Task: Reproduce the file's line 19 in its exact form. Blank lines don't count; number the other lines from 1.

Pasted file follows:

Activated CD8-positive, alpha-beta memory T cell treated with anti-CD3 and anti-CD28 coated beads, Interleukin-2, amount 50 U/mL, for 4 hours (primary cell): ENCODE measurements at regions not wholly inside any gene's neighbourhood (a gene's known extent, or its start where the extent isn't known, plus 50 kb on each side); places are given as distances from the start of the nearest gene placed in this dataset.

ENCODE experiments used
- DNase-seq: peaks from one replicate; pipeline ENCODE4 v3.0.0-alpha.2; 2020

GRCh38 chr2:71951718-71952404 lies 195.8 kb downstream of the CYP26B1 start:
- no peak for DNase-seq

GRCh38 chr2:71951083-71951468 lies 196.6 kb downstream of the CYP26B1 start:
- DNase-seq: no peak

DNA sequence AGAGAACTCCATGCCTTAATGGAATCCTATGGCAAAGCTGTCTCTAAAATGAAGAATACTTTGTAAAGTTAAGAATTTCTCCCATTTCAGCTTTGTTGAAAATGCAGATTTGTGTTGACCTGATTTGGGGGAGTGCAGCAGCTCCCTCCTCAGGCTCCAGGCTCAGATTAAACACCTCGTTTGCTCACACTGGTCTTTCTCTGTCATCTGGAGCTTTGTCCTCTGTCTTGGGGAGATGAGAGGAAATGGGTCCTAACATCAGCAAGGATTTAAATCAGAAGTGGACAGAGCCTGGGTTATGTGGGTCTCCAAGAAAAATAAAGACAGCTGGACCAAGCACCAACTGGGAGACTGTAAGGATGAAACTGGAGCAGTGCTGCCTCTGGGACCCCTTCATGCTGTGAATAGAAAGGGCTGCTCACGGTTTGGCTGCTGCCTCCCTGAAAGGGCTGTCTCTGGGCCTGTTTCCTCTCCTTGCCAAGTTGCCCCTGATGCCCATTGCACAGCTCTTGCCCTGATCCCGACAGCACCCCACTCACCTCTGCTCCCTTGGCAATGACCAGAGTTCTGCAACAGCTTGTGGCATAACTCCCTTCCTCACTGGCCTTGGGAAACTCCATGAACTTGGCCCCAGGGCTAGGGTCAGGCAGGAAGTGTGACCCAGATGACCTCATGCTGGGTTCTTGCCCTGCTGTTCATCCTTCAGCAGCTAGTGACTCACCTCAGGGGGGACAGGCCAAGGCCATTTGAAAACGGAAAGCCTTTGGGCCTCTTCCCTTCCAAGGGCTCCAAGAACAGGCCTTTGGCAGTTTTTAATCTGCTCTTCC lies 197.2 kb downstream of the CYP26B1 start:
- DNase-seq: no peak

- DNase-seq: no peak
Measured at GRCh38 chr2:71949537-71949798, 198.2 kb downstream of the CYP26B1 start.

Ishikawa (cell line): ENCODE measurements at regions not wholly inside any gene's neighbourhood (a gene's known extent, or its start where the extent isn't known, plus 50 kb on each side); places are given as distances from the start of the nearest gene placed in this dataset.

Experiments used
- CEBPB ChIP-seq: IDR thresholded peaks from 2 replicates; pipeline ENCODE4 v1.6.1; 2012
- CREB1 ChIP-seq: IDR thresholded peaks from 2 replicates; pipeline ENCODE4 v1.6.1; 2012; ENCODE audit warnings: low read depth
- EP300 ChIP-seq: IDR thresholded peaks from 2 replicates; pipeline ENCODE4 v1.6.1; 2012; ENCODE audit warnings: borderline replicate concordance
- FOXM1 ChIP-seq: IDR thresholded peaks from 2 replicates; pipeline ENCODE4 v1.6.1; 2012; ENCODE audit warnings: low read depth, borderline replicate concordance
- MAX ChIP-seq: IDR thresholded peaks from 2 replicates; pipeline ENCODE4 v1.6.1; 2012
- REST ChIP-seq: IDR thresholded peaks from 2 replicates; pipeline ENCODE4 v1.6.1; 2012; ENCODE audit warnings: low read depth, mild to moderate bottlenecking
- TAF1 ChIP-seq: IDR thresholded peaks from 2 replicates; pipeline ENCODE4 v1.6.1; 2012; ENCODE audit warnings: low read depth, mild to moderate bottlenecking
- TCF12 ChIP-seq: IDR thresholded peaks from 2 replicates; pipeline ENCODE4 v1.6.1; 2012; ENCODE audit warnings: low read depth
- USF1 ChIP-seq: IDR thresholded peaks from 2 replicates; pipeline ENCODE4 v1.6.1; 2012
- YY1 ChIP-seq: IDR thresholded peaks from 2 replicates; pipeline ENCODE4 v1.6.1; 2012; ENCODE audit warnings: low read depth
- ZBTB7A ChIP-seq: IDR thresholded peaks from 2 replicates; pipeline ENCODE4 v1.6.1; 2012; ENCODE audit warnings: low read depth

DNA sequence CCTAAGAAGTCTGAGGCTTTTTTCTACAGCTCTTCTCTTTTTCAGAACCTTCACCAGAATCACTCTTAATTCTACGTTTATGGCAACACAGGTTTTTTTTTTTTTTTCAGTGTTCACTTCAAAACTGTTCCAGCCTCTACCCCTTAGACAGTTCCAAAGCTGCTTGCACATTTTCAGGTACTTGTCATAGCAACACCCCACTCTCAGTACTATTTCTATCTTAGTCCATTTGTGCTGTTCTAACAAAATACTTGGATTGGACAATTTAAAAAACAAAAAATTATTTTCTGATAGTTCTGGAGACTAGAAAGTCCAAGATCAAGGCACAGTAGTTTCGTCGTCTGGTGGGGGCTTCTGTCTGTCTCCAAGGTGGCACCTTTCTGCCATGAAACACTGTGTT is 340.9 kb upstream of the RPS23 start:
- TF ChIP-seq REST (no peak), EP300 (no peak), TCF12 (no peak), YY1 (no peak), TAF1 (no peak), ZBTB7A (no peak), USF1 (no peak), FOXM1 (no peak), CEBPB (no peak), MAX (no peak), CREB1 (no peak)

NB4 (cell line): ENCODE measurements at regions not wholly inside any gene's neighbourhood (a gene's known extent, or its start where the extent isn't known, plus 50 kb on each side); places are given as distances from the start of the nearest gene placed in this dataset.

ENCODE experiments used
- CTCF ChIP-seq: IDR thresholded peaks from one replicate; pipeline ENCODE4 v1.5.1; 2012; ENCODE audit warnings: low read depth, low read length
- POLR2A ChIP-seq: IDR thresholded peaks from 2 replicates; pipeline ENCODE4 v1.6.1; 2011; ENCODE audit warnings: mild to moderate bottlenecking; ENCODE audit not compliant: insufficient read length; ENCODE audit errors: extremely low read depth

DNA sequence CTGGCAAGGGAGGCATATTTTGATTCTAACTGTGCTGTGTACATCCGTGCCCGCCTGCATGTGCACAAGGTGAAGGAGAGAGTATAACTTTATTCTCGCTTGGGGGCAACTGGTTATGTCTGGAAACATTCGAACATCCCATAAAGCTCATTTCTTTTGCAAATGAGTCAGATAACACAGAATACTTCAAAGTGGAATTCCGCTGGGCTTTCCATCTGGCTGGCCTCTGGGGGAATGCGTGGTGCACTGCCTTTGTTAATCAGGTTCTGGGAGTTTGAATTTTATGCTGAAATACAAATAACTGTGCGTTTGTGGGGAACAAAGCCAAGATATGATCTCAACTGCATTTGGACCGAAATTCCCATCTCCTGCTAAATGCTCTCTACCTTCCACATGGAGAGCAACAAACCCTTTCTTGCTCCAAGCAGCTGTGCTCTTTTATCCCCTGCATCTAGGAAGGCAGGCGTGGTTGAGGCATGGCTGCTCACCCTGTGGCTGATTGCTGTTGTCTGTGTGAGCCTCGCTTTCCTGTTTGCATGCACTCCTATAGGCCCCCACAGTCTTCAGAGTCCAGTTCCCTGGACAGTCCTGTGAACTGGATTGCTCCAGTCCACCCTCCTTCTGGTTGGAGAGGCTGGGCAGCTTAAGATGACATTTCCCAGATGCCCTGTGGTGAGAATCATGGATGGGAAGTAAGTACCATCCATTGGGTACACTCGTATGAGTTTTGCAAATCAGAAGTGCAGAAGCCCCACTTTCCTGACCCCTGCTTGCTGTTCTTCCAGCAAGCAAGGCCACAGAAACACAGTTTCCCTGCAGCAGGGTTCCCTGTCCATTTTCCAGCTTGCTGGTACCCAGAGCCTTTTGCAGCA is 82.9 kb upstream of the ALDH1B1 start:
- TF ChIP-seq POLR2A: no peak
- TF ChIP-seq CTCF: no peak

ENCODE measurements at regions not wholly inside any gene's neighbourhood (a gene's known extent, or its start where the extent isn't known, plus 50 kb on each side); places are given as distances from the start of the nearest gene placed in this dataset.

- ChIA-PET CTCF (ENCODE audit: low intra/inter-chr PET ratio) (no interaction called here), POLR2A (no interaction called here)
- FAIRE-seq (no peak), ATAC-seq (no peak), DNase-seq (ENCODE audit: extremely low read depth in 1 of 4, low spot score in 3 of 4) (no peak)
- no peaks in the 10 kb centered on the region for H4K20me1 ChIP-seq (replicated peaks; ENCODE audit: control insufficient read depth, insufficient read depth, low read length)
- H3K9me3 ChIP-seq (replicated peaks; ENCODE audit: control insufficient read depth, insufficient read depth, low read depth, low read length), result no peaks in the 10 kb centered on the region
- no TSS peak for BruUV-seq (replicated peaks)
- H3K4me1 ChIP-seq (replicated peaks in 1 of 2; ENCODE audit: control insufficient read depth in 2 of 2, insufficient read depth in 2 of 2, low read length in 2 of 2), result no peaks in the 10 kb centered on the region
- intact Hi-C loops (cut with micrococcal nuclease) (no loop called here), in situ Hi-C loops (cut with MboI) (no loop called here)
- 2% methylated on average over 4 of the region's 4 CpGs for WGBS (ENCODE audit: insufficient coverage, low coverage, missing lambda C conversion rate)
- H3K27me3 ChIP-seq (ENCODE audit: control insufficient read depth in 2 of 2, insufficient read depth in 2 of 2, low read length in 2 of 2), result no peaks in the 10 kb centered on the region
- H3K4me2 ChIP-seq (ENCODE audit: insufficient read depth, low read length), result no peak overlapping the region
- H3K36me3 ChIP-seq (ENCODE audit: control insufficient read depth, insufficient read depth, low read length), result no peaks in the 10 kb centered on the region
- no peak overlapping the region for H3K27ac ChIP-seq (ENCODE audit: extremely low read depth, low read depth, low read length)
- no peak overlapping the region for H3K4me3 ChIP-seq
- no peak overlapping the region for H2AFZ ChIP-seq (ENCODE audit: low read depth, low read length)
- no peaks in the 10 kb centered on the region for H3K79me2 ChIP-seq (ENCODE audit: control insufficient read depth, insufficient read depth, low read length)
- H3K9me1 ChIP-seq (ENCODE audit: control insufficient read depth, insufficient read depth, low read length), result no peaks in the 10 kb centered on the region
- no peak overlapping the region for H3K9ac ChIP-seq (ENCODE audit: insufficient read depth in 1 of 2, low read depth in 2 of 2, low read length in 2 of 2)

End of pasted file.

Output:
- REST ChIP-seq: IDR thresholded peaks from 2 replicates; pipeline ENCODE4 v1.6.1; 2012; ENCODE audit warnings: low read depth, mild to moderate bottlenecking